Socialist Worker

Unite the Resistance debates organising the fightback in Scotland

by Euan Mitchell
Issue No. 2471

Some 75 trade union activists joined the Unite the Resistance conference in Glasgow last Saturday.

The event addressed three key themes – defending our unions, fighting austerity and standing up to racism and scapegoating. The thread through the day was a call for unions to take more of a lead in resisting the constant attacks on our standard of living.

There were calls for resistance to Westminster attacks on welfare and trade unions. But Keith Stoddart from the People's Assembly said, with the SNP cutting college places by 140,000 this year, the resistance must also be to Holyrood.

Mark McHugh of the Bfawu union argued the TUC needed to step up the fight against the Tories’ Trade Union Bill. He called for rank and file trade unionists to take the fight to the streets and involve young people more.

The news of Jeremy Corbyn’s election was greeted with cheers early in the day.

John Davidson from the PCS union said we should be supportive of Corbyn but we can't just wait now he has been elected. We need to fight now and encourage strikes.

Eager

One speaker from the floor drew comparisons between the eagerness to support Corbyn in England to the support for independence in the lead up to the referendum in Scotland.

People want rid of the old order.

Other speakers included campaigners from the Scottish Unemployed Workers Network, Blacklist Support Group and Unison reps from the Glasgow homelessness caseworkers’ all-out strike.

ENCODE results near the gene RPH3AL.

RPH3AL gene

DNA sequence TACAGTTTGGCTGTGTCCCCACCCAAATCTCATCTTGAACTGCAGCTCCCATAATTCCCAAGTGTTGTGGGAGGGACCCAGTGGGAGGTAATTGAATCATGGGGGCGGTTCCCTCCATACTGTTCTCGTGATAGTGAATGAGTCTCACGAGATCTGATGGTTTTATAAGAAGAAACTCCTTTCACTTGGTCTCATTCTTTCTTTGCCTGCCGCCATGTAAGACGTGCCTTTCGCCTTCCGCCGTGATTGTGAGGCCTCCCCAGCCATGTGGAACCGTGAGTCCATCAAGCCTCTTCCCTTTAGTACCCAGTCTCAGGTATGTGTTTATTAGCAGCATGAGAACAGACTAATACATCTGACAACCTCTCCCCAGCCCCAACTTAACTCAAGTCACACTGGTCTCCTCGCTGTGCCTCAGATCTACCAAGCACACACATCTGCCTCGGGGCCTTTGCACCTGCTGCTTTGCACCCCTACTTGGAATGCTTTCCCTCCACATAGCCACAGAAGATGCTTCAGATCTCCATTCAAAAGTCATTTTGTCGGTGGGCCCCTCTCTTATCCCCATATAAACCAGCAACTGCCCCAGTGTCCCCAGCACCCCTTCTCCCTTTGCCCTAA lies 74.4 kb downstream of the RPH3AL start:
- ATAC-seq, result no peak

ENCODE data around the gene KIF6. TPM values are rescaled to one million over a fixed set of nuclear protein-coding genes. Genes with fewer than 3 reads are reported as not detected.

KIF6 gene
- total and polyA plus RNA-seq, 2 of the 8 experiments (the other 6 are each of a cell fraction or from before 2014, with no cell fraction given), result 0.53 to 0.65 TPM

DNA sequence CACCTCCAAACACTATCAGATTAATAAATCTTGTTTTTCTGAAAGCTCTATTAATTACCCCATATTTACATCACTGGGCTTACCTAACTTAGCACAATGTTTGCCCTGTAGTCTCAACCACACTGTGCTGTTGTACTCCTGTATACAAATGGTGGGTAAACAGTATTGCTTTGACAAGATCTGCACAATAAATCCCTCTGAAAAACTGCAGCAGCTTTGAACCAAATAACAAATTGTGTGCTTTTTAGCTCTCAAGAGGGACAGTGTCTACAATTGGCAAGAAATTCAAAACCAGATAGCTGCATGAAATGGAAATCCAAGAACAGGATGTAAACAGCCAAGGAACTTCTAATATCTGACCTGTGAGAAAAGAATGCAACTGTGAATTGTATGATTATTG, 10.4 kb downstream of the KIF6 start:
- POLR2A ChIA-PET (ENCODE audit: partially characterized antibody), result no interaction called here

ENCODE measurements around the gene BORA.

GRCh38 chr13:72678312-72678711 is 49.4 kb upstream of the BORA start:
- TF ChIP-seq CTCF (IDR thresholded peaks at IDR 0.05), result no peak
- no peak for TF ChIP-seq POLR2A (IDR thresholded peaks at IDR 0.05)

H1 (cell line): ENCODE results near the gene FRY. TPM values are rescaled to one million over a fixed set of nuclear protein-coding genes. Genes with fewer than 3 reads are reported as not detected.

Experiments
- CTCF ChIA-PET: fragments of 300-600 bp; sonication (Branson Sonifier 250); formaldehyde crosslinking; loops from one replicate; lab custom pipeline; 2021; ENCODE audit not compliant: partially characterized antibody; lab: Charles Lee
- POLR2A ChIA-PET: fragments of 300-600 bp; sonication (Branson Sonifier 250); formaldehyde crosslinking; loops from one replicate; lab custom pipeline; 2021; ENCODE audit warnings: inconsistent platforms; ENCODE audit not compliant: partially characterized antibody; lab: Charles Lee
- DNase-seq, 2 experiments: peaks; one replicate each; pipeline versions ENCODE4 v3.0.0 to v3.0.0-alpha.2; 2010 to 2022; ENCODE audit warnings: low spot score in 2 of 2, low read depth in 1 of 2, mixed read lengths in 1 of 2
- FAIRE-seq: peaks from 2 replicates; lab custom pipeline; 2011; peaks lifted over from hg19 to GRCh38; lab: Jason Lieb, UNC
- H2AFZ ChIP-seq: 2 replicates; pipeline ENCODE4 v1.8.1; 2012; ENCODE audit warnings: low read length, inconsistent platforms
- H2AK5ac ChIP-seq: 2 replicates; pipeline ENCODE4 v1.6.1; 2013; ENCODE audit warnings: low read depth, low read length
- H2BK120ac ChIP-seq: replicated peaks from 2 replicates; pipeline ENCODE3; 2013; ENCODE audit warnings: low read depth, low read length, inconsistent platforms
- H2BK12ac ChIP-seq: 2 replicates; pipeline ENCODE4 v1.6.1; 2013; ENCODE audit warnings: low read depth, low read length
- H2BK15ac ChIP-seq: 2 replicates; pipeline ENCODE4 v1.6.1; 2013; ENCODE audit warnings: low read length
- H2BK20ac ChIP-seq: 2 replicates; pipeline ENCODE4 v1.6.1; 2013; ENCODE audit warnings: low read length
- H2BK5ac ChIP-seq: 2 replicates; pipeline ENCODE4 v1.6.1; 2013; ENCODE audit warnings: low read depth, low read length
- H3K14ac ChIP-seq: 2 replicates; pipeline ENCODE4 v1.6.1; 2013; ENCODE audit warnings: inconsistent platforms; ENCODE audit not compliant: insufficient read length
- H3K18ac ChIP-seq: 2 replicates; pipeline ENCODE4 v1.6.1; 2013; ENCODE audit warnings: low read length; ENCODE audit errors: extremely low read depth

Ade Johnson, the brother-in-law of Sheku Bayoh who died in police custody this year, spoke in the anti-racism session. He talked of his disgust at the behaviour of the police who have refused to make a public apology for Sheku’s death.

Other speakers included Margaret Woods from Glasgow Campaign to Welcome Refugees and Liam Stephenson from the Time for Inclusive Education campaign against homophobia in schools and workplaces.

The closing session was about organising the fightback. Homelessness caseworker Chris explained that his workplace wasn't full of firebrands or activists – they were just a group of workers that decided to take no more shit. Bfawu union activists also spoke.

The day underlined the anger that exists everywhere against austerity but also workers’ mood to fight. The conference ended early with a short march down to join the refugee solidarity rally in the centre of Glasgow.


Click here to subscribe to our daily morning email newsletter 'Breakfast in red'

Mobile users! Don't forget to add Socialist Worker to your home screen.